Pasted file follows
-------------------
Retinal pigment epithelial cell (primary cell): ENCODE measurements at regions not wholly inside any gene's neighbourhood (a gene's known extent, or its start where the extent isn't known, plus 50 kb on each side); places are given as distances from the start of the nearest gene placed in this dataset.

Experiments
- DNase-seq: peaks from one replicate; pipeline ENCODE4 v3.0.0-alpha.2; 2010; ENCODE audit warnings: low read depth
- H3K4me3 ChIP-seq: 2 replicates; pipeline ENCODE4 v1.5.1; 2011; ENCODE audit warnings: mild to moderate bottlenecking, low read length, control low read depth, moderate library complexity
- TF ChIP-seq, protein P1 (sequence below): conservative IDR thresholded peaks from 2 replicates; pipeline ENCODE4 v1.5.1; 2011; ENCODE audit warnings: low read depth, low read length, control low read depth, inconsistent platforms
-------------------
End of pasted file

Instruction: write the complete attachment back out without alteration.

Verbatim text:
Retinal pigment epithelial cell (primary cell): ENCODE measurements at regions not wholly inside any gene's neighbourhood (a gene's known extent, or its start where the extent isn't known, plus 50 kb on each side); places are given as distances from the start of the nearest gene placed in this dataset.

Experiments
- DNase-seq: peaks from one replicate; pipeline ENCODE4 v3.0.0-alpha.2; 2010; ENCODE audit warnings: low read depth
- H3K4me3 ChIP-seq: 2 replicates; pipeline ENCODE4 v1.5.1; 2011; ENCODE audit warnings: mild to moderate bottlenecking, low read length, control low read depth, moderate library complexity
- TF ChIP-seq, protein P1 (sequence below): conservative IDR thresholded peaks from 2 replicates; pipeline ENCODE4 v1.5.1; 2011; ENCODE audit warnings: low read depth, low read length, control low read depth, inconsistent platforms